A week ago, California Attorney General Edmund Brown dashed off a worried letter to federal officials defending California’s PACE financing for home energy retrofits.

A week earlier, government lenders Fannie Mae and Freddie Mac released a vague lenders’ notice apparently critical of the innovative program. Brown worried that the notice could derail efforts to expand the Property Assessed Clean Energy financing to 28 million Californians by September.

Now the dispute is the subject of discussions in Washington, with efforts to remaking the energy profile of the nation’s homes hanging in the balance.

The low-interest PACE loans allow homeowners to borrow for home energy-efficiency improvements, including solar installation, and repay the loans over 20 years. The government raises the money by selling bonds. The repayments are added to property tax bills and the 20-year loans stay with homes when they are sold.

This final feature is what alarmed Fannie and Freddie. Would the liens keep the two lenders from underwriting mortgages for the properties, especially if the energy remodel didn’t translate into higher property values? Participating homes would have higher tax bills than other comparable properties. Wouldn’t they be at a disadvantage in the market place?

Apparently, the dispute is being hashed out among housing officials in Washington. Their decision, however, will have an impact beyond California, as states such as New York, Colorado and New Mexico are moving ahead with the program.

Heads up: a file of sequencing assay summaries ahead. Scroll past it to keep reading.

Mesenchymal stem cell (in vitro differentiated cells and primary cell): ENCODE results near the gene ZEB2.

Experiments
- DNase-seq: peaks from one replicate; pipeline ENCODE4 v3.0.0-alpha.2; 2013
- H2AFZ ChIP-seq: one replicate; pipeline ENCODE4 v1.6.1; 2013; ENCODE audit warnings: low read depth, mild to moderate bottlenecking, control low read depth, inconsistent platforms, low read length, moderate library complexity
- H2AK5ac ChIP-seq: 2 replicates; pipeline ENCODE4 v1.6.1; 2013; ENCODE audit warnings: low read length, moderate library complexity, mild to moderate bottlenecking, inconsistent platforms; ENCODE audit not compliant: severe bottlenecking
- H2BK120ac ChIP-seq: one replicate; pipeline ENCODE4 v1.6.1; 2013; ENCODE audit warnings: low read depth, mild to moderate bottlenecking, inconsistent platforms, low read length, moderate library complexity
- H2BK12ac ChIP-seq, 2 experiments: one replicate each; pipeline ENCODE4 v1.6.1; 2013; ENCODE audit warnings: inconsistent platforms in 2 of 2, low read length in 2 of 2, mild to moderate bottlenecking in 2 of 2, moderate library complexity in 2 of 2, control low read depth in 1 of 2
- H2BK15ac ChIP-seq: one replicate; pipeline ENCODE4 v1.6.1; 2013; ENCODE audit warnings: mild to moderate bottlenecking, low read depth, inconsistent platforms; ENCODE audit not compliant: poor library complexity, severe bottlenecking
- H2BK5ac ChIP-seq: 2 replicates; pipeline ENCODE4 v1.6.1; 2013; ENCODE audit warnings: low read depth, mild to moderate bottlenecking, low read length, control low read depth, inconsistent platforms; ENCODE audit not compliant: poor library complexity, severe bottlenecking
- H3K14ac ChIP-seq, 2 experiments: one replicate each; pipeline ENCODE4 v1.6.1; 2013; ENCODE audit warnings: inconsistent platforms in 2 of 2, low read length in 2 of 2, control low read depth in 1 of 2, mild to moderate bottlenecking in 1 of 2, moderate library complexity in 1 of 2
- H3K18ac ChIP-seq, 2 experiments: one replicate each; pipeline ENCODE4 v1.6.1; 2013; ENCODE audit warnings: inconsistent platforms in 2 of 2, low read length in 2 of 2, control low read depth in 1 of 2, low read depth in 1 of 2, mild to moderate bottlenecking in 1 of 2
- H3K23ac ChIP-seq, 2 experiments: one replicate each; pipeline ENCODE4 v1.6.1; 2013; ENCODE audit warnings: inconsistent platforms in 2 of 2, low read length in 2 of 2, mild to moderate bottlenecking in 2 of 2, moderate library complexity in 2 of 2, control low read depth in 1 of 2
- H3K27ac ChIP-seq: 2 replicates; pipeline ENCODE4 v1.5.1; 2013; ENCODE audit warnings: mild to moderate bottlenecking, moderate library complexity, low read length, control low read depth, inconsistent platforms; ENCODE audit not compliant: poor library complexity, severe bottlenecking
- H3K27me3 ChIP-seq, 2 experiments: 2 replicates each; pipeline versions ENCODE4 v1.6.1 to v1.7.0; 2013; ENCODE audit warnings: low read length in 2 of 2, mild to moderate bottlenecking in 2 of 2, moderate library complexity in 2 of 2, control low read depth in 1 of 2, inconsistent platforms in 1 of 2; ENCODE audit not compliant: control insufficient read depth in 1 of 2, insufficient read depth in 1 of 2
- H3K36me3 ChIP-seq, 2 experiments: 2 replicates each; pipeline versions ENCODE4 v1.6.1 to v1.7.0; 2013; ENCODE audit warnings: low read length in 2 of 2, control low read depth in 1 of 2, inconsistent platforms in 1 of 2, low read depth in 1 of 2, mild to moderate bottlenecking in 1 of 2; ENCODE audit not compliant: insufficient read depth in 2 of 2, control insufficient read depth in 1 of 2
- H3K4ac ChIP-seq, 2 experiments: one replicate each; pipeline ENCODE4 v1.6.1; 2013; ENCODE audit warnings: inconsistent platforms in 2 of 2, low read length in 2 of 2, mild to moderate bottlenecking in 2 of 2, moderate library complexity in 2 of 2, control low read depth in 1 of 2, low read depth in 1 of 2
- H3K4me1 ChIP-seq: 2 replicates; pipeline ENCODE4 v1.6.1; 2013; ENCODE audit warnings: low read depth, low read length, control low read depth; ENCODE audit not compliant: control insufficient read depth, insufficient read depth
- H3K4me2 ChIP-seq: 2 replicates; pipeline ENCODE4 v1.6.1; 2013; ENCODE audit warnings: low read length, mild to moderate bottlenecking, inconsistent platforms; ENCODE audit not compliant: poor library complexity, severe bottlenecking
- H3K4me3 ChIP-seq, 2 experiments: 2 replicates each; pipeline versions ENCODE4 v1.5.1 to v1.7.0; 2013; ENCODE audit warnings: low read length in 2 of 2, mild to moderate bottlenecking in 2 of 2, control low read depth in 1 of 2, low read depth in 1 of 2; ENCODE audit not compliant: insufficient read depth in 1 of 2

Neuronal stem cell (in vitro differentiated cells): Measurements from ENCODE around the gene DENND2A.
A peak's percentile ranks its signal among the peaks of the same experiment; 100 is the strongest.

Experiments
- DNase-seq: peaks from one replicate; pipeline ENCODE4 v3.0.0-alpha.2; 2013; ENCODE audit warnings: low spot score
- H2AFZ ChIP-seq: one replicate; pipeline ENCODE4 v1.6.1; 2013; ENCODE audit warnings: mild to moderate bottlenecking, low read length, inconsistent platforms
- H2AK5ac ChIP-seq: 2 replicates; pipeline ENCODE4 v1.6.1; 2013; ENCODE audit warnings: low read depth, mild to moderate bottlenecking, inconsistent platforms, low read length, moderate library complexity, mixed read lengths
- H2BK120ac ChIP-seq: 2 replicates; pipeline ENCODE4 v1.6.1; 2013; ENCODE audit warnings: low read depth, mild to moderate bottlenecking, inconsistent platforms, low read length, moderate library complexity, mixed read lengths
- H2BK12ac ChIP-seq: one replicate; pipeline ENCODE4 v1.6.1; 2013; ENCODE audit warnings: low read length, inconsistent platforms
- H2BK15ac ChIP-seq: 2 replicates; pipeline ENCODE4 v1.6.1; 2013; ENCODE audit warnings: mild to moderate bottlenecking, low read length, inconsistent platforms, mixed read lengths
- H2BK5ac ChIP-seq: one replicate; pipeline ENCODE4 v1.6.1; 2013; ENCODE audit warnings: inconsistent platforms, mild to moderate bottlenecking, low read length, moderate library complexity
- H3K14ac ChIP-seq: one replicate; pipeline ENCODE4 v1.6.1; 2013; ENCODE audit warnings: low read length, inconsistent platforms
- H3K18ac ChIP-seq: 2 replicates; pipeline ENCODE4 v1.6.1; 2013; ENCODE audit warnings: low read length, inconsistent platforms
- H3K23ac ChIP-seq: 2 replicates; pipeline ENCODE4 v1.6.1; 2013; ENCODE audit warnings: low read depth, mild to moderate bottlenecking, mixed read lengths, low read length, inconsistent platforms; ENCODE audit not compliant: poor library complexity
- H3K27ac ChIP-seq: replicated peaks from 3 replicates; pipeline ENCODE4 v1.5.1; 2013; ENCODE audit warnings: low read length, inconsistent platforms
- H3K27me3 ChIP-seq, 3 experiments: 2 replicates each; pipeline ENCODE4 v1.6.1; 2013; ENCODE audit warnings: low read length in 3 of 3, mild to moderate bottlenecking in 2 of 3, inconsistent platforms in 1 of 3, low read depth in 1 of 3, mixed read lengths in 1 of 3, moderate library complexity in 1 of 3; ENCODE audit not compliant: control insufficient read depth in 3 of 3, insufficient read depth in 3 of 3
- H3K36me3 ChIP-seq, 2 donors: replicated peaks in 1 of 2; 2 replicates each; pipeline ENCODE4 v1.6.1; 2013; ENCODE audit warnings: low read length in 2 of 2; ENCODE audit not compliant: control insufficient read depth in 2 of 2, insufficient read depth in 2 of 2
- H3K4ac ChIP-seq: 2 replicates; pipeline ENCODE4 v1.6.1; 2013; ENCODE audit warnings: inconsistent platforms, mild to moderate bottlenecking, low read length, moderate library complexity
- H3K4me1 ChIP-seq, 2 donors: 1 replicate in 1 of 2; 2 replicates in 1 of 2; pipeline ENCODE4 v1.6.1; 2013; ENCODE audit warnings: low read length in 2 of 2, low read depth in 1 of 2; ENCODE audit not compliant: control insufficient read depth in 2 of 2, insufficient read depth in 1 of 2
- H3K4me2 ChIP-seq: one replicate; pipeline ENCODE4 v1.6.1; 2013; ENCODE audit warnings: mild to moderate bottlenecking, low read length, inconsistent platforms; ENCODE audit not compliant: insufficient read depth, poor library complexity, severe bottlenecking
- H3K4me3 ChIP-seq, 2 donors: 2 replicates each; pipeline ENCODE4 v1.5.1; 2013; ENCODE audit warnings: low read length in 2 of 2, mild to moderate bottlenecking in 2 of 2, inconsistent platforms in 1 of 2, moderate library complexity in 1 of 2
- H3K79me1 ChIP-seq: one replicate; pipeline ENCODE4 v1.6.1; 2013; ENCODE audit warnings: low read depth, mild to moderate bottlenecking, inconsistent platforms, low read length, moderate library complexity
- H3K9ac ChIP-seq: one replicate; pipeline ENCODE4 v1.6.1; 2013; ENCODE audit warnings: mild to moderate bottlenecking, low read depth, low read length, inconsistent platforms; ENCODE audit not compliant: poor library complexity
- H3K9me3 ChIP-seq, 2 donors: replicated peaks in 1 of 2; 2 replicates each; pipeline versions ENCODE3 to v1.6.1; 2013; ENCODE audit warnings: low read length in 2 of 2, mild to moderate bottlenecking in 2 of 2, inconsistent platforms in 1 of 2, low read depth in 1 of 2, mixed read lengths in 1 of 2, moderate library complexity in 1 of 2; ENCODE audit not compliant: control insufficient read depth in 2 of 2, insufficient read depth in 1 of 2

In California, PACE has already proved its popularity. In Sonoma County alone, 800 solar and other projects have soaked up $30 million in financing. Energy remodelers say that along with President Obama’s HOMESTAR energy retrofit initiative now moving through Congress, PACE should spark a boom in business. And it should cut energy use at homes and businesses -- which constitute about 40 percent of the nation’s demand.

Solar installers, however, are embroiled in an argument over PACE with retrofitters. Under most PACE regulations, it is not easy to finance solar installations, a provision that doesn't sit well with the solar industry. Some companies, such as SolarCity, are combining retrofitting and solar installation, but today the two industries largely inhabit parallel universes.

In his May 18 letter, Brown, who is running for governor, said Fannie’s and Freddie’s advice notices “caused confusion and concern among California PACE stakeholders [and may have] serious financial implications for participating local governments and the thousands of homeowners and small businesses currently participating in these programs.”

He said California has earmarked a substantial portion of $570 million in funds for PACE. The goal is to “support green manufacturing jobs and thousands of additional jobs associated with installation and maintenance of energy efficiency and renewable energy projects,” he said, calling for a withdrawal of the notice.